Advocacy, education and outreach in support of Vancouver's public spaces

How can Vancouver’s parks and recreation facilities best respond to the challenges posed by climate change?

Cliff Relph (Independent): “1)Make sure our plans continue to move towards sustainability 2) Make sure our parks and recreation facilities are accessible to help centralize the burdens we’ll be facing.”

Gwen Giesbrecht (COPE): “Protect the canopy. Stop building destinations. Daylight waterways. Work with transit to create affordable transportation. Have greenspace small and large wherever possible, including laneways.”

Rick Hurlbut (Pro Vancouver): “It may already be too late to implement, but as we develop and restore the Seawall, it can both act as a levy, but if we set it back somewhat from the high time line, we can also re-establish natural shoreline ecologies which help mitigate both pollution and rising sea level. Each year, every swimming pool in the system is emptied into the sewage system before receiving maintenance; I’d like to see this water retained for either non-potable uses, like toilet flushing, or allowed to off-gay to the point where it could water lawns. These are just a couple of examples of how our existing assets can be made more environmentally responsible and responsive.”

Dave Demers (Green Party): “As a horticulturist by trade, and having worked in a variety of cities and under different climates, I am naturally tuned to these regional details that, once all tallied up, make such a big difference in the efficiency and resilience of our green spaces. I see plants and smart plantings (along with the infrastructure that favours them e.g. curb-less raingardens, deeper tree pits, etc) as some of the most promising mechanisms to adapt and help mitigate a changing climate.”

Stuart Mackinnon (Green Party): “As a sea-bound city, recognizing climate change will have a profound impact on our city is paramount. Planning for sea level rise, ensuring our community centres are prepared to be emergency hubs, and educating the population on measures they can take to mitigate and prepare for change is a key role for the park board. The park board has been, and must continue to be, a lead local agency in natural mitigation and preparedness. Planning for climate change at the park board has already started. This must continue to be a priority.”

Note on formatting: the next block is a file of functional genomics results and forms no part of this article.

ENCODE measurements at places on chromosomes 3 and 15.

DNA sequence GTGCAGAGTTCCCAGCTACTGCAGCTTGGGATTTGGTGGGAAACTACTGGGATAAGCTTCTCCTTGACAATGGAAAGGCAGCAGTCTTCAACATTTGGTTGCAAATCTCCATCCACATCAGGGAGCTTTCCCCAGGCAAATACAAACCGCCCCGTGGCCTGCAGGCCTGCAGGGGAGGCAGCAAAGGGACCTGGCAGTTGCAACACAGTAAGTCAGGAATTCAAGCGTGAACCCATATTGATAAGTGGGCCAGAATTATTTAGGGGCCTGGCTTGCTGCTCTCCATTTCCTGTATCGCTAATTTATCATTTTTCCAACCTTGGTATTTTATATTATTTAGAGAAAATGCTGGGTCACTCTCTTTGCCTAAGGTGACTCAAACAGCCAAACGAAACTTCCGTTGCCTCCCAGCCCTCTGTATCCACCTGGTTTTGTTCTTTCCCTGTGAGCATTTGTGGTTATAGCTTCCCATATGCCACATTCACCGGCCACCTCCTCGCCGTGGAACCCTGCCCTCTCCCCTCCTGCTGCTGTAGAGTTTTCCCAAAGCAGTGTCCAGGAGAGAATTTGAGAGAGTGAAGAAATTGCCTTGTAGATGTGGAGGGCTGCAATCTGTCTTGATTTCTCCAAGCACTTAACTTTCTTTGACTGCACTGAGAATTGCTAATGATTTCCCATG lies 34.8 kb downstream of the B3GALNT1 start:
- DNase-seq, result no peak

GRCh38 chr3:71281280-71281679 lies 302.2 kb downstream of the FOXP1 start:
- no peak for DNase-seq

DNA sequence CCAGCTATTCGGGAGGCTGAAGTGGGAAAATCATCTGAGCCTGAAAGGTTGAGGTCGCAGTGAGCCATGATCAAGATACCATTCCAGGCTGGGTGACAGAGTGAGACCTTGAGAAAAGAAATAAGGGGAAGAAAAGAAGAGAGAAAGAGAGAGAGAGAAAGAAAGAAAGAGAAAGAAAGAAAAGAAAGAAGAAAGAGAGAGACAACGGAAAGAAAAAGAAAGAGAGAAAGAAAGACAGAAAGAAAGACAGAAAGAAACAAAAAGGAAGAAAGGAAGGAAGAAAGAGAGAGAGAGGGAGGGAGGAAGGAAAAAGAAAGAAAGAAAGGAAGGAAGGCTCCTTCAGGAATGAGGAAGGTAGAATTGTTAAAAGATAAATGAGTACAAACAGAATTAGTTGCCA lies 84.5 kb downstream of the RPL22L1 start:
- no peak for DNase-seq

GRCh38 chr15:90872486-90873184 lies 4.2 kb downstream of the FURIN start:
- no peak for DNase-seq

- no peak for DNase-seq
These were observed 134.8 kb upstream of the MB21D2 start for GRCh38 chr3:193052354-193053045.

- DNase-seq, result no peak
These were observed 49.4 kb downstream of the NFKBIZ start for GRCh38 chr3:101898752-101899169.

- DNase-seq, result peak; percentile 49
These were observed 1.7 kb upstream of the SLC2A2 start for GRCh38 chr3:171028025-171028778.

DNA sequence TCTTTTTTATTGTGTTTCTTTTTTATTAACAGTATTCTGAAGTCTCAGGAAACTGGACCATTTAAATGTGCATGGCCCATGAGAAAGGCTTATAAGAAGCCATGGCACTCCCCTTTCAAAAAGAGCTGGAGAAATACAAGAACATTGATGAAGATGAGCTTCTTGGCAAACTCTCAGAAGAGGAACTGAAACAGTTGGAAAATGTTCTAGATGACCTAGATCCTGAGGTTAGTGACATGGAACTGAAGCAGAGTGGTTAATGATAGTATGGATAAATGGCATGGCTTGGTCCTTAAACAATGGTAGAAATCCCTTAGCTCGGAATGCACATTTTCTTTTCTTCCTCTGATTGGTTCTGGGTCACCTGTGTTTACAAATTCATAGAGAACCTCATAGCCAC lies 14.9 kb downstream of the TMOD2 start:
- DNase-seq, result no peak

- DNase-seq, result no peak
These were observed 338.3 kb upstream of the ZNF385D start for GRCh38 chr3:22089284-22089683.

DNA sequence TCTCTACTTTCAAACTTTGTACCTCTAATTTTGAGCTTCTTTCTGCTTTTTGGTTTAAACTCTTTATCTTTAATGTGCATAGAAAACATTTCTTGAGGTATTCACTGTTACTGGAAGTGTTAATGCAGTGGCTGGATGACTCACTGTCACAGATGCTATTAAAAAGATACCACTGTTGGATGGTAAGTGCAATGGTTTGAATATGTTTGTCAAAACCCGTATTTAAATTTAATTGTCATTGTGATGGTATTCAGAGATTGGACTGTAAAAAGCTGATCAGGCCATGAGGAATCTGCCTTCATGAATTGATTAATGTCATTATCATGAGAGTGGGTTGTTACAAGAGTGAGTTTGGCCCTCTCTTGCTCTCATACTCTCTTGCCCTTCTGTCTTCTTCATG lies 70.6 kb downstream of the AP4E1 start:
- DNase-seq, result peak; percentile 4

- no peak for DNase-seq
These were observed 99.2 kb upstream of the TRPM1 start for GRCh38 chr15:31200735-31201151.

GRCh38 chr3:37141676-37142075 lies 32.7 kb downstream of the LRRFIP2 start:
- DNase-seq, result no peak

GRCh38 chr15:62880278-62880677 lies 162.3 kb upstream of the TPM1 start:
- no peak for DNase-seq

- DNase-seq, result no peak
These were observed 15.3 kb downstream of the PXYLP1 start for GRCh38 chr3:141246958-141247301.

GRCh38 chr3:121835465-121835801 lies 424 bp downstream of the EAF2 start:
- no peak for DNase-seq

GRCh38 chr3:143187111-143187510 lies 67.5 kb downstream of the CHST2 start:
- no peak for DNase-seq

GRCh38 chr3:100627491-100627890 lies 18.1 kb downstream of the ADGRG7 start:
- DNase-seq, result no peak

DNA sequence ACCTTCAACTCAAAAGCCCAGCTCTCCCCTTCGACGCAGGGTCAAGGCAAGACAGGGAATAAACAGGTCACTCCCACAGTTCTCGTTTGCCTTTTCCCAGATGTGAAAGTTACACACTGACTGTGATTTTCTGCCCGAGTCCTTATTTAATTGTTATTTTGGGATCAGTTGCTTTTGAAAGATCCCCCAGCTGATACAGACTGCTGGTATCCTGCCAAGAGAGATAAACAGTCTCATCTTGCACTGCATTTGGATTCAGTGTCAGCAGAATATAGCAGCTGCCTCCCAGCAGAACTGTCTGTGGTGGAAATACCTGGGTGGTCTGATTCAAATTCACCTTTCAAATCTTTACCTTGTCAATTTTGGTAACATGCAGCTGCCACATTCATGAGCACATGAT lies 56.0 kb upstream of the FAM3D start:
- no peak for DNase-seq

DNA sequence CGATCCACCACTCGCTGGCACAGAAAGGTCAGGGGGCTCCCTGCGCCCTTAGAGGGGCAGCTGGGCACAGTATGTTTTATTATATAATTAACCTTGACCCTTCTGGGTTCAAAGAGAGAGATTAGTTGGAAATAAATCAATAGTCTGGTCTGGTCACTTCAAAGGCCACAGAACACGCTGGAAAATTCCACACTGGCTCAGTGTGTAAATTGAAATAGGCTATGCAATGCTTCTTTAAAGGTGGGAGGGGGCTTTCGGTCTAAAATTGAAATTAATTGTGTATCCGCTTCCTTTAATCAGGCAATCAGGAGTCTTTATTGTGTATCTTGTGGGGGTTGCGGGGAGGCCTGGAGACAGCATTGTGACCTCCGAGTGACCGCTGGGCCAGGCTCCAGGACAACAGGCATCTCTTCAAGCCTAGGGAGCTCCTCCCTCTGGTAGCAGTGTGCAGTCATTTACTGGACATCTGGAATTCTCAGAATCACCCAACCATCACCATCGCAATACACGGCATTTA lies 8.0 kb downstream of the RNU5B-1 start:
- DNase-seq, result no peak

Mathew Kagis (Work Less Party): “Again, this ties back into my ‘more gardens’ platform plank. I think that tree canopy is also crucial. We’ve lost far too many mature trees in the last decade to rampant development. We need to reverse that trend in our parks and streets. We also need to continue encouraging more trees on private property, I have 2 trees in my (rental) yard from the Park Board $10 tree program. The apples & figs are lovely. We also need to examine our park maintenance strategy & find ways to make them as low footprint as is reasonably possible.”

John Coupar (NPA): “Certainly with hotter summers we need more pools and spray parks,additionally due to sea level rise seawall will need to be raised and berms will be required in parks prone to flooding. We will also need to change our planting strategy to more drought resistant plants and trees as well increase automatic irrigation systems to reduce water use, recently we have begun watering with non potable well water. These are initiatives I support.”

Ann-Marie Copping (NPA): “Climate Change is a reality we need to address in our coastal city. Working with experts, I would like to see the Park Board adopt a strategy to mitigate and protect our parks and facilities while educating the public on how they can help with solutions.”

Casey Crawford (NPA): “The Park Board can play a significant role in educating the public and demonstrating immediate ways we can help tackle climate change challenges. With the rise in ocean levels, there are strategies to protect our shorelines from the Fraser to Burrard Inlet; we can introduce more native and low-water plantings into our naturalized spaces and gardens (and include low-after plants in our semi-annual tree sales); and we can continue the efforts (through programs like the tree sale) to increase the tree canopy.”